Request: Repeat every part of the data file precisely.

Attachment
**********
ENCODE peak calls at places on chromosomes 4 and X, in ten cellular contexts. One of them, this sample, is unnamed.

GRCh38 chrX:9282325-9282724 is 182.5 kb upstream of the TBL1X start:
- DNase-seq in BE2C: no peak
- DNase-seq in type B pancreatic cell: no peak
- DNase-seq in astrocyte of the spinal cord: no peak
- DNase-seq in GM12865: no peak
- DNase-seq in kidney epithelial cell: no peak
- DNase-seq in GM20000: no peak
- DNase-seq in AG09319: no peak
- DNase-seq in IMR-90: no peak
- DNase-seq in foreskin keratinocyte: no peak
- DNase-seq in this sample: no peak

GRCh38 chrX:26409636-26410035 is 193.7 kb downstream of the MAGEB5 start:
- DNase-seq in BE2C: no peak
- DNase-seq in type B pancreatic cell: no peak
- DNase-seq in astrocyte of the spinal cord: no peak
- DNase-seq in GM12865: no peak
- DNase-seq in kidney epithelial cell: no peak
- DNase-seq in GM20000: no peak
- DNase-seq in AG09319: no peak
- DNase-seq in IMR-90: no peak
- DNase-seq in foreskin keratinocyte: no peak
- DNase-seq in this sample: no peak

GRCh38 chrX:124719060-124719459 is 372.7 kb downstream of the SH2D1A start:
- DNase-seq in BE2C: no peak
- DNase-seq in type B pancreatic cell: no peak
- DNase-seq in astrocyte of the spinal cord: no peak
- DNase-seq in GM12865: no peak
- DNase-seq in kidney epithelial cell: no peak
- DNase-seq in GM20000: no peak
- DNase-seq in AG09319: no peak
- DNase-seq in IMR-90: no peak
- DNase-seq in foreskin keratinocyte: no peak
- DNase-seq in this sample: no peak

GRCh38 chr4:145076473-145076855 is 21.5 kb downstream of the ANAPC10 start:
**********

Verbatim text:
ENCODE peak calls at places on chromosomes 4 and X, in ten cellular contexts. One of them, this sample, is unnamed.

GRCh38 chrX:9282325-9282724 is 182.5 kb upstream of the TBL1X start:
- DNase-seq in BE2C: no peak
- DNase-seq in type B pancreatic cell: no peak
- DNase-seq in astrocyte of the spinal cord: no peak
- DNase-seq in GM12865: no peak
- DNase-seq in kidney epithelial cell: no peak
- DNase-seq in GM20000: no peak
- DNase-seq in AG09319: no peak
- DNase-seq in IMR-90: no peak
- DNase-seq in foreskin keratinocyte: no peak
- DNase-seq in this sample: no peak

GRCh38 chrX:26409636-26410035 is 193.7 kb downstream of the MAGEB5 start:
- DNase-seq in BE2C: no peak
- DNase-seq in type B pancreatic cell: no peak
- DNase-seq in astrocyte of the spinal cord: no peak
- DNase-seq in GM12865: no peak
- DNase-seq in kidney epithelial cell: no peak
- DNase-seq in GM20000: no peak
- DNase-seq in AG09319: no peak
- DNase-seq in IMR-90: no peak
- DNase-seq in foreskin keratinocyte: no peak
- DNase-seq in this sample: no peak

GRCh38 chrX:124719060-124719459 is 372.7 kb downstream of the SH2D1A start:
- DNase-seq in BE2C: no peak
- DNase-seq in type B pancreatic cell: no peak
- DNase-seq in astrocyte of the spinal cord: no peak
- DNase-seq in GM12865: no peak
- DNase-seq in kidney epithelial cell: no peak
- DNase-seq in GM20000: no peak
- DNase-seq in AG09319: no peak
- DNase-seq in IMR-90: no peak
- DNase-seq in foreskin keratinocyte: no peak
- DNase-seq in this sample: no peak

GRCh38 chr4:145076473-145076855 is 21.5 kb downstream of the ANAPC10 start: